Although you can book the yacht as an individual or couple, you'd better have an Arab Oil Sheik level credit card. Guests at the lodge however, are welcome to go out on the evening appie and cocktail cruises. Most of the bookings for the yacht are corporate or family get-togethers.
There are patrons who return time-and-again to the lodge and yacht. One Finnish repeat customer is known to bear hunt in Russia one day then to fly to the lodge the next in his private jet.
Lake-of-the-Woods is an eye-opener. The quantity and diversity of bird species is impressive. I've already made a mental note of the mixed deciduous and coniferous forest that is prime partridge and grouse territory, but it's two unexpected species that surprise me.
Coming from the deep south of Ontario, pelicans are beyond my ken. So are bald eagles.
This far north, Lake-of-the-Woods becomes the eastern edge of the Mississippi Flyway ““ the continental avian super-highway ““ that hooks off to the west as it heads toward the arctic regions. Further south, on the lower lakes, it nudges Lake Erie. Which is why Pelee is such a terrific place to check out birds. It extends from the Alaskan coast of the Beaufort Sea to the tip of Patagonia making it the longest in the western hemisphere.
For sheer numbers, the species we encounter over just three days is impressive. There are great blue heron; kingfishers; crows; herring gulls; ring-billed gulls; arctic terns; double crested cormorants; and warblers. This is also the eastern range of the American white pelicans, but the most fascinating story is that of the local population of bald eagles.
During the 1950s DDT killed a lot of birds by poisoning the food chain. This drove many species, like the peregrine falcon, to the edge of extinction and bald eagles weren't far behind. Scientists soon saw the problem and in a rare move; the government listened and banned the pesticide.
In Southern Ontario the move did not come a moment too soon. There still aren't any vast numbers there. However, Lake-of-the-Woods proved to be a different and successful story. Eagles thrive on the lake because of the abundant fish and today Chris Batiuk estimates there are at least 80 resident nesting pairs of the birds.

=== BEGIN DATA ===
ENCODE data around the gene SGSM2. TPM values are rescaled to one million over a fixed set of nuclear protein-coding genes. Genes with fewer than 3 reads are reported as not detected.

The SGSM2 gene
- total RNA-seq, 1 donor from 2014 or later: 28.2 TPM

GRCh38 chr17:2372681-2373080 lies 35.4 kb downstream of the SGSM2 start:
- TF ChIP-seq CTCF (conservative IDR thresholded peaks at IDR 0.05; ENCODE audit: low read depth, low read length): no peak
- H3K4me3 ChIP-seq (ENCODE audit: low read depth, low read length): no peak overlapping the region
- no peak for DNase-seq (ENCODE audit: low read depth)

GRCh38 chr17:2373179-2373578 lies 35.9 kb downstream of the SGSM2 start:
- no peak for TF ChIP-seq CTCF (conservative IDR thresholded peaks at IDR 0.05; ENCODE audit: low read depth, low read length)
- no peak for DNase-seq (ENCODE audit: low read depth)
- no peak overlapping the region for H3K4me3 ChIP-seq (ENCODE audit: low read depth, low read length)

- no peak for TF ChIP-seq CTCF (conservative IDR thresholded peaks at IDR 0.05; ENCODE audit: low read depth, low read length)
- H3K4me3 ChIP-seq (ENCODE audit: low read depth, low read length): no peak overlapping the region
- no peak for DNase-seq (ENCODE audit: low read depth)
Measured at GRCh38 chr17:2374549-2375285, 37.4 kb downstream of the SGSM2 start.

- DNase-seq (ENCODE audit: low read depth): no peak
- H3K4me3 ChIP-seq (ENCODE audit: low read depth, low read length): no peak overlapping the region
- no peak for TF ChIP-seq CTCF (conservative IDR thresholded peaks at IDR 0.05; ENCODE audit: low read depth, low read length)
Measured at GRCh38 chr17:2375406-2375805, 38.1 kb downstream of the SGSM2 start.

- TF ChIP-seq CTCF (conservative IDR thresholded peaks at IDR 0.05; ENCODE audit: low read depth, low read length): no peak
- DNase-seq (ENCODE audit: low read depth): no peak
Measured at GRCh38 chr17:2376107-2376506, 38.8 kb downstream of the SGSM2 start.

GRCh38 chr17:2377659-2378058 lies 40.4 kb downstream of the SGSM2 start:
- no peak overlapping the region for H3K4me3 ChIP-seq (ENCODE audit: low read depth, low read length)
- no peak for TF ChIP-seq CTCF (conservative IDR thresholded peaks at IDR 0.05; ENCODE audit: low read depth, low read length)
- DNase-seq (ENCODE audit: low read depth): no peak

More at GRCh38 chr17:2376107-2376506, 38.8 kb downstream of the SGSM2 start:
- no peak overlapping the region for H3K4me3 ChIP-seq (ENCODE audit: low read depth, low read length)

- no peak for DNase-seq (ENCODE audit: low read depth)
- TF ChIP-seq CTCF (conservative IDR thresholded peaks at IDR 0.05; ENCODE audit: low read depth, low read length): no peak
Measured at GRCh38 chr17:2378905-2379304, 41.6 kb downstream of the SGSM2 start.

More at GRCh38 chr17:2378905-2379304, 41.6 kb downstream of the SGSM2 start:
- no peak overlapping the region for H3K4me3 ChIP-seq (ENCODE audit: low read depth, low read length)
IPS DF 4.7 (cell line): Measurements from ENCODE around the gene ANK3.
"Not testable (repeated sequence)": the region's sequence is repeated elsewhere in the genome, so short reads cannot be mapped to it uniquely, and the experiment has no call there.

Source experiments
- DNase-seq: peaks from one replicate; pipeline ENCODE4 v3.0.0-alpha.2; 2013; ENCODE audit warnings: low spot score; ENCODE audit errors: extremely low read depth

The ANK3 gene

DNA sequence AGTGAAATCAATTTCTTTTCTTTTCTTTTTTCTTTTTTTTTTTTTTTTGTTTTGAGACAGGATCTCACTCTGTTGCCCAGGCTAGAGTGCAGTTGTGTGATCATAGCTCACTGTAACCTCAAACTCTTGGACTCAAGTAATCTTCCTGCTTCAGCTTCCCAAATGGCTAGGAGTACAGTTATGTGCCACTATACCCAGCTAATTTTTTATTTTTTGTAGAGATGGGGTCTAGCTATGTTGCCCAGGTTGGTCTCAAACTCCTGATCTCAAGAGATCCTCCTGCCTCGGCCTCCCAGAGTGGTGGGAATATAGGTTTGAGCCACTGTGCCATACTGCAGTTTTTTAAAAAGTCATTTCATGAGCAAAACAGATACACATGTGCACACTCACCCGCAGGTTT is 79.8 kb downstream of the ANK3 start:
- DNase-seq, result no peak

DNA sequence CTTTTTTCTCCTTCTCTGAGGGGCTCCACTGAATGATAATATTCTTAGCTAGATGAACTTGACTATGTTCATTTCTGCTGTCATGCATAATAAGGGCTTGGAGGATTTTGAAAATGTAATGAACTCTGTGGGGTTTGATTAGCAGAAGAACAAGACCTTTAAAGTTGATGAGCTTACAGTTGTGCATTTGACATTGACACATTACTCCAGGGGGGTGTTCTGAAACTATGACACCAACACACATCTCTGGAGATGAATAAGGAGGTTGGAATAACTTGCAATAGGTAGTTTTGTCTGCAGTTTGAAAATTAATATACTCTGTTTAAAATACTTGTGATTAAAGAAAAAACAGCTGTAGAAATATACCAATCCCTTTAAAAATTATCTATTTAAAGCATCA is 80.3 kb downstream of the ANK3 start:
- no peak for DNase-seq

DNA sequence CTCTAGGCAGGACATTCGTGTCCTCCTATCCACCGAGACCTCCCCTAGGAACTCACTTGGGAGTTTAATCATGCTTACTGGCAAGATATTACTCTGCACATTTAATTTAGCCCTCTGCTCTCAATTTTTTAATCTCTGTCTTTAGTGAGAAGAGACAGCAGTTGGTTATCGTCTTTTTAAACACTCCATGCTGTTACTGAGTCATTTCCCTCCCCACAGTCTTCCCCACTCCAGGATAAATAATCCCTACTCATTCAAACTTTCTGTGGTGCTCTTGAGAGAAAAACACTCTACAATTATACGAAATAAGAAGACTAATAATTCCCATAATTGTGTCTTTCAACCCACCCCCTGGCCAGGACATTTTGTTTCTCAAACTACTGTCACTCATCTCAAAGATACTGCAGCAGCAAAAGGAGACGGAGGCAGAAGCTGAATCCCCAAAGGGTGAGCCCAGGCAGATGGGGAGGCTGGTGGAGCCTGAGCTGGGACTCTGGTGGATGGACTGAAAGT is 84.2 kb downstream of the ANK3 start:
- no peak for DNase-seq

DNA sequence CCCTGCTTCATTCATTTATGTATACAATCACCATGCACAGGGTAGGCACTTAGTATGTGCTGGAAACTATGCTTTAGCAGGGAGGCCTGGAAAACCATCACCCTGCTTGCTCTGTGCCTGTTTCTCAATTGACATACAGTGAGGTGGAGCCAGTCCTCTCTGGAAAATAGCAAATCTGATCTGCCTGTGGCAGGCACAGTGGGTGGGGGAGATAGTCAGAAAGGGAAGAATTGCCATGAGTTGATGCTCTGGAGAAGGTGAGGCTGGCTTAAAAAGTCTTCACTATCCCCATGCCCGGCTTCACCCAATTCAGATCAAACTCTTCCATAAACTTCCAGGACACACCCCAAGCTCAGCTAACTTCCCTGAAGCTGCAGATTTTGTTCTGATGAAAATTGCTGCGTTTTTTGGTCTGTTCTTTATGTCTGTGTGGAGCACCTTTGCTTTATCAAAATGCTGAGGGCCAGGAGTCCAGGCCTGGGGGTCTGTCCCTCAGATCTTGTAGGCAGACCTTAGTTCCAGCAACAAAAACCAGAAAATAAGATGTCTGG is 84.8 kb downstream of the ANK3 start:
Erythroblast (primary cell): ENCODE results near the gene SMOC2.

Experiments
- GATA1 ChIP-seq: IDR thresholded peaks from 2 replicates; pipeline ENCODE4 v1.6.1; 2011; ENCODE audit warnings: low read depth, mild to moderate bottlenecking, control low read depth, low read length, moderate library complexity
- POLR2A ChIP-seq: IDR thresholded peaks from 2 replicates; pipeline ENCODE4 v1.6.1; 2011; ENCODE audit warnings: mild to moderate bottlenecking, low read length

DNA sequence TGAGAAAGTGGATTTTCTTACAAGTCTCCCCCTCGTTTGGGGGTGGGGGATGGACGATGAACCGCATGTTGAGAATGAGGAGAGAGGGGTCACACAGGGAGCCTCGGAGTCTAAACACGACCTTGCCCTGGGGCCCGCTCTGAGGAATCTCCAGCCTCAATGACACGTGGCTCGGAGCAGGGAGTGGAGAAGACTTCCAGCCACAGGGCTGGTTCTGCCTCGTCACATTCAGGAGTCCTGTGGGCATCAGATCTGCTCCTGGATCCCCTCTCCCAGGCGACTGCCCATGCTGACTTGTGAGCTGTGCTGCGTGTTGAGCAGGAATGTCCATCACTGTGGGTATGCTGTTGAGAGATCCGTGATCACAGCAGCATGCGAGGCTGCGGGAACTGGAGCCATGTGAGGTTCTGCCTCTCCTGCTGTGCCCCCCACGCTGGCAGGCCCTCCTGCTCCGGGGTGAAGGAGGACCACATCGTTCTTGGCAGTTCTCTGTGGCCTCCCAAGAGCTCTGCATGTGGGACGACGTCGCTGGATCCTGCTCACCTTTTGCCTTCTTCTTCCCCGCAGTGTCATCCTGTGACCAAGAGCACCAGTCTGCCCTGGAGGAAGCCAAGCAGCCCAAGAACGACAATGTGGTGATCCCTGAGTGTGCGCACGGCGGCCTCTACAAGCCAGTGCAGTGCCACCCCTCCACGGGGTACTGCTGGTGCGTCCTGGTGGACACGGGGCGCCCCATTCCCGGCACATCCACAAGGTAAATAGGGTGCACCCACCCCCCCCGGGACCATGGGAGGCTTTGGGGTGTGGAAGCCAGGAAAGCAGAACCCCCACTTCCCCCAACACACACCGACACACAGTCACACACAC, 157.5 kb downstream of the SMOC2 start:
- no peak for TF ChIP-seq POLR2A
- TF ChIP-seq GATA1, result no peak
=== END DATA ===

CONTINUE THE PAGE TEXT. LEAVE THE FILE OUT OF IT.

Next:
They're more aloft than aloof. When we toss the hook out to fish two pair settle on to a tree above our heads and scream un-eagle like squawks.
As well as deep pickerel holes and submerged rocks, the lake has an incredible number of islands ““ generating 65,000 km of shoreline without factoring in the islands and a whopping 105,000 km when you do. Locals brag this lake has the longest shoreline of any in Ontario ““ including Superior.
The region has been a trade hub for almost 7,000 years. Archaeologists have found seashells from the Mississippi Gulf Coast; volcanic glass from Mt. St. Helens and copper from nearby Lake Superior.
Sites at Rainy River contain the oldest burial mounds in Northwestern Ontario. There are 15 burial mounds and the remains of two-dozen village here. These and the large number of pictographs (rock paintings); petroglyphs (rock carvings) and petroforms (where rocks were used to outline images) found throughout the area, have encouraged the federal government to make Manitou Mounds a National Historic Site.
In recent history three main tribes shared the region: the Ojibwa, Cree and Sioux. Constant battles raged throughout the region among the tribes and with white explorers. More than one geographic name, like Massacre Island and Aulneau Peninsula reflects these battles.
The first recorded European visit to the region was by the Jesuit Jacques de Noyon in 1688 and he managed to survive quite nicely, but a while later Pierre La Vérendrye was massacred here along with 19 others on an island in the lake.
Despite the killings the fur trade could not be stopped and the region became an important waypoint in westward expansion. Lumbering and mining eventually took over. In the early part of the 20th century the lake boasted the largest mine in Northwestern Ontario ““ the Sultana. The Sultana yielded a million dollars worth of gold bullion when a million was still a number to be reckoned with.
At this time the town of Kenora did not officially exist although there were three villages clumped closely together ““ Keewatin, Norman and Rat Portage. The main settlement was Rat Portage.
Ever mindful of the negative image Rat Portage portrayed to the region's new and burgeoning tourist trade, the town fathers got together in 1905, synthesized a new name and rechristened the three as Kenora. “Ke” for Keewatin, “No” for Norman and “Ra” for Rat Portage.
It was around the turn of the 20th century that John Forlong, the man who had the Grace Anne II built in Muskoka and named for his wife, came onto the scene and Lake-of-the-Woods became his summer playground, as it did for so many others of the near west's wealthy.
If you go
Kenora is five hours west of Thunder Bay on the Ontario Manitoba border. Winnipeg is three hours to the north. Lake of the Woods is accessible by car or air.
Westjet and Air Canada fly into Winnipeg and there are shuttles available. The Grace Anne II will pick you up in the Empress, a luxury limo-bus outfitted with TV, DVDs and wireless Internet.
Porter Air flies into Thunder Bay and links up with Bearskin Airlines (807.548.2087) which is the only airline flying into Kenora.
Grace Anne II
Lake of the Woods Tourism